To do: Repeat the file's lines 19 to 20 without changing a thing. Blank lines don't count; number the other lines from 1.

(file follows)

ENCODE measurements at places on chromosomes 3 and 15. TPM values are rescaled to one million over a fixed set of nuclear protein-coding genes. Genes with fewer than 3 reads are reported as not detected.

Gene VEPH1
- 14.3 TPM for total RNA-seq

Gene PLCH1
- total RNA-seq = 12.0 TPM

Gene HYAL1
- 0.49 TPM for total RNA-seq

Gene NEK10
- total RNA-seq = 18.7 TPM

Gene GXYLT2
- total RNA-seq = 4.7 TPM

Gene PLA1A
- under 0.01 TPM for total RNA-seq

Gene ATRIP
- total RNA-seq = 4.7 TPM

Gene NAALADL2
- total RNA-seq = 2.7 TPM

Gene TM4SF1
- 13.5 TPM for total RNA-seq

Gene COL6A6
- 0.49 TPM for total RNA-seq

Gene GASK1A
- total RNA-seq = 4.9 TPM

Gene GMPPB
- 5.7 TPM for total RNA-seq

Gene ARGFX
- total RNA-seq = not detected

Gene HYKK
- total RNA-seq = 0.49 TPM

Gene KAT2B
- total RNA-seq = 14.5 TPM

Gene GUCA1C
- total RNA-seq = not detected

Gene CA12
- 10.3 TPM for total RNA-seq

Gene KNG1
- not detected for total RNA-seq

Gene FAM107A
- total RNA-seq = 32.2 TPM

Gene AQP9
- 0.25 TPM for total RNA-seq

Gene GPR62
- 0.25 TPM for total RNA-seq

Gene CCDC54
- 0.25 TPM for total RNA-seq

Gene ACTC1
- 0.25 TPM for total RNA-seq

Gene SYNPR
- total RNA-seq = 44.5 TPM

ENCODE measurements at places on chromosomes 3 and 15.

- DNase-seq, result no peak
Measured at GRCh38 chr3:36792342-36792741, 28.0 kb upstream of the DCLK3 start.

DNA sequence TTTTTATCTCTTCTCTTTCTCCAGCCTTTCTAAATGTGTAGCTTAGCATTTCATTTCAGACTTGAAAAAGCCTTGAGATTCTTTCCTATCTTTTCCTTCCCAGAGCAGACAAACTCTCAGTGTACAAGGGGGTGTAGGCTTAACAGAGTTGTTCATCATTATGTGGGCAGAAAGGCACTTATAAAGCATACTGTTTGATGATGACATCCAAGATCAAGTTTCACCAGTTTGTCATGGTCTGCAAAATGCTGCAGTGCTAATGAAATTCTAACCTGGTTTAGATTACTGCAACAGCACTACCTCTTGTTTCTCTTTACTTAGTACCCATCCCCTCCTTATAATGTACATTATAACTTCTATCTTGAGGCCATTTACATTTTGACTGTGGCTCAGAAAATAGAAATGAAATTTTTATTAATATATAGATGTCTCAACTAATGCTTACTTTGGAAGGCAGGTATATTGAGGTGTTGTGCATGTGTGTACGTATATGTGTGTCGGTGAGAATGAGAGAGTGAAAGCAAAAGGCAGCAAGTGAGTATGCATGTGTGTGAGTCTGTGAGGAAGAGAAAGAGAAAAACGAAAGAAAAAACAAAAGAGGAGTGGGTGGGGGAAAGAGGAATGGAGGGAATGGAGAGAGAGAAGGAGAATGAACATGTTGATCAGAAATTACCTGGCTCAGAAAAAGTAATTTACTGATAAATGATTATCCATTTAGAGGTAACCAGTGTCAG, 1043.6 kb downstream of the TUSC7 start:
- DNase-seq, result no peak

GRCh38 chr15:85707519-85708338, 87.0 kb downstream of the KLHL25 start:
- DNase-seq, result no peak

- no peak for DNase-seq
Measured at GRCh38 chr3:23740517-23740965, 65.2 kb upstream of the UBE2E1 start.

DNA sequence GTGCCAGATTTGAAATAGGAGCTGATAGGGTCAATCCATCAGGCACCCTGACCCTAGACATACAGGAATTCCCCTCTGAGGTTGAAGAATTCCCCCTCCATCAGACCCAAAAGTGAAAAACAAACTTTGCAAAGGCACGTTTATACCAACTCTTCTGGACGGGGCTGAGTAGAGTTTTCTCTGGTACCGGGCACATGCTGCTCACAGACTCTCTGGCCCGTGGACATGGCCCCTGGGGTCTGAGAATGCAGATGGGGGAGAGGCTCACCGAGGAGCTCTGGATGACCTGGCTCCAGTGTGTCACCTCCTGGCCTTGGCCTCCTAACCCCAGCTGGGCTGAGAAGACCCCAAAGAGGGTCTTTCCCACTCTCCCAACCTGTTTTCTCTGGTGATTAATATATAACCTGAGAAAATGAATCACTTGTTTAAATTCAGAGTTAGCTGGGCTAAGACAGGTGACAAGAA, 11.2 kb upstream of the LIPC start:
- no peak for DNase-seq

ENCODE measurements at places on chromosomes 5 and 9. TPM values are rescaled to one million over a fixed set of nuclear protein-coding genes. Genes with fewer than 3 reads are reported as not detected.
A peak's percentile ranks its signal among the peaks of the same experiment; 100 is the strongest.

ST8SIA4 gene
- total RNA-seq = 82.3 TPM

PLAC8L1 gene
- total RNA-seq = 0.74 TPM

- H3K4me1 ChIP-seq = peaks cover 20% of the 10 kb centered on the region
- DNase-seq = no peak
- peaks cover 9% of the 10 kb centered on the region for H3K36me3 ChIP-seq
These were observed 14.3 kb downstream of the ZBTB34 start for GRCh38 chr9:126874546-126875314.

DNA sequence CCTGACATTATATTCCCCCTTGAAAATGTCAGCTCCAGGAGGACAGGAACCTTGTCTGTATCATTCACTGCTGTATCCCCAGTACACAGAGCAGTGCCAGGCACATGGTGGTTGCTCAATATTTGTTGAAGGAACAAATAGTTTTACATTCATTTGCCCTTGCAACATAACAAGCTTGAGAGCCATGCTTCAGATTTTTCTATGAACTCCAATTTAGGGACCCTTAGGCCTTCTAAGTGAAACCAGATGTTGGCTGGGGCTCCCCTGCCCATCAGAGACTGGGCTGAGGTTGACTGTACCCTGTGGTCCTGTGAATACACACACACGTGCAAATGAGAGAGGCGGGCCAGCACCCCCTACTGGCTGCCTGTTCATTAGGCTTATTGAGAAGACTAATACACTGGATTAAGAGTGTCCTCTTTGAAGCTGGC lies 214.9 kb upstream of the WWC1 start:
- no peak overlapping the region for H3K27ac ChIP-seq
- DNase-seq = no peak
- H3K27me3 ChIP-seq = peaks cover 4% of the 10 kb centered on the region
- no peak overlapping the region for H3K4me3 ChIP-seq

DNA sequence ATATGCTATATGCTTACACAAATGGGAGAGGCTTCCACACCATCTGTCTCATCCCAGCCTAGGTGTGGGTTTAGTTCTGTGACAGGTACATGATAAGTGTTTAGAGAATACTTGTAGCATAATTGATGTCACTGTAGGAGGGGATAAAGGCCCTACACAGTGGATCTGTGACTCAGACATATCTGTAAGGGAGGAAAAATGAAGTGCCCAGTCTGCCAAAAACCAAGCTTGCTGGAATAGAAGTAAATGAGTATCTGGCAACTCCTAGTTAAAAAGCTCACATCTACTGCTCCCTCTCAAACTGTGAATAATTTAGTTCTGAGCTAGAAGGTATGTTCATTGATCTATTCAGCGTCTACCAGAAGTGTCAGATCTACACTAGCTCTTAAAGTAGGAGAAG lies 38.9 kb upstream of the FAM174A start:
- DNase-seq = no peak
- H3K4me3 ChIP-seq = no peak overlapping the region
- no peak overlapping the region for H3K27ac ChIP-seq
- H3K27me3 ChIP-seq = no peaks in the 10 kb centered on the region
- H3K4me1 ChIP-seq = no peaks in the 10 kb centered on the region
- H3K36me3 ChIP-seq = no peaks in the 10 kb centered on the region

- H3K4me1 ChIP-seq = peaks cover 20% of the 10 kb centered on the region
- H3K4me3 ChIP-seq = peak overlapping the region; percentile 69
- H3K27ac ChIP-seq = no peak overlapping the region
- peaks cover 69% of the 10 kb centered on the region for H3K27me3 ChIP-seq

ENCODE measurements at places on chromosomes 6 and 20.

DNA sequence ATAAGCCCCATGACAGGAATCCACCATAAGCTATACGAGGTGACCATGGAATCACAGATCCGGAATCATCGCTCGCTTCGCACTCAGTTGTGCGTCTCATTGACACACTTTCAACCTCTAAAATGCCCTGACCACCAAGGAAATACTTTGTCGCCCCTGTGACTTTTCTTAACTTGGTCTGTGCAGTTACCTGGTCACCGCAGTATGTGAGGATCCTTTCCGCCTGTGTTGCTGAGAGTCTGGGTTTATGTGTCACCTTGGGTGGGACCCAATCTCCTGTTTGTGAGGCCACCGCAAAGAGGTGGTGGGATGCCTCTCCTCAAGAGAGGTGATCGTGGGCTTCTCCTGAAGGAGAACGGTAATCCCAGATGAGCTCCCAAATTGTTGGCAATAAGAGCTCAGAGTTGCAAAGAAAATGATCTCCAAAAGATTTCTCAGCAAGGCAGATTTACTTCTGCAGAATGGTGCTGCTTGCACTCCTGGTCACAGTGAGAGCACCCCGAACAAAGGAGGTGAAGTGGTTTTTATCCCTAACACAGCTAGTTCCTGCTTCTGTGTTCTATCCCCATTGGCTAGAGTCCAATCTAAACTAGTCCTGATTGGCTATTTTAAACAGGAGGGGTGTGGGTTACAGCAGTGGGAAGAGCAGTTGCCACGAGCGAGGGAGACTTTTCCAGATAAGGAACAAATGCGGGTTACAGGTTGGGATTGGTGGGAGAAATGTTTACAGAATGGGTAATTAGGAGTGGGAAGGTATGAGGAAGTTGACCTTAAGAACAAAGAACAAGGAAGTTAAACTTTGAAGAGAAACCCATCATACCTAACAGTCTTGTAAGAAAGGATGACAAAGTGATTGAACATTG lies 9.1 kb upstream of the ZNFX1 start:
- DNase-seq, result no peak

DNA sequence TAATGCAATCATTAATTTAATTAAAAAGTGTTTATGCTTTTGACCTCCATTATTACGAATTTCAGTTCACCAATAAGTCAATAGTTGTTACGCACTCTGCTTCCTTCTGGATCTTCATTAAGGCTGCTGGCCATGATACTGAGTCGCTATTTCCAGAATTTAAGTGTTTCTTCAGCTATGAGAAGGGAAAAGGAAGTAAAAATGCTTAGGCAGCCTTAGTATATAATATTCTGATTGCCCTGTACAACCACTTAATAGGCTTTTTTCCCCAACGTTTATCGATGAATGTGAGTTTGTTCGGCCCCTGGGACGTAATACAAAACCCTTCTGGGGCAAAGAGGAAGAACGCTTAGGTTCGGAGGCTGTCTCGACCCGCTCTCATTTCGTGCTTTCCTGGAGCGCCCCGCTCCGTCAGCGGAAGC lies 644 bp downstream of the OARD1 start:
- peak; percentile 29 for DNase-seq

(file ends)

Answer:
- 13.5 TPM for total RNA-seq

Gene COL6A6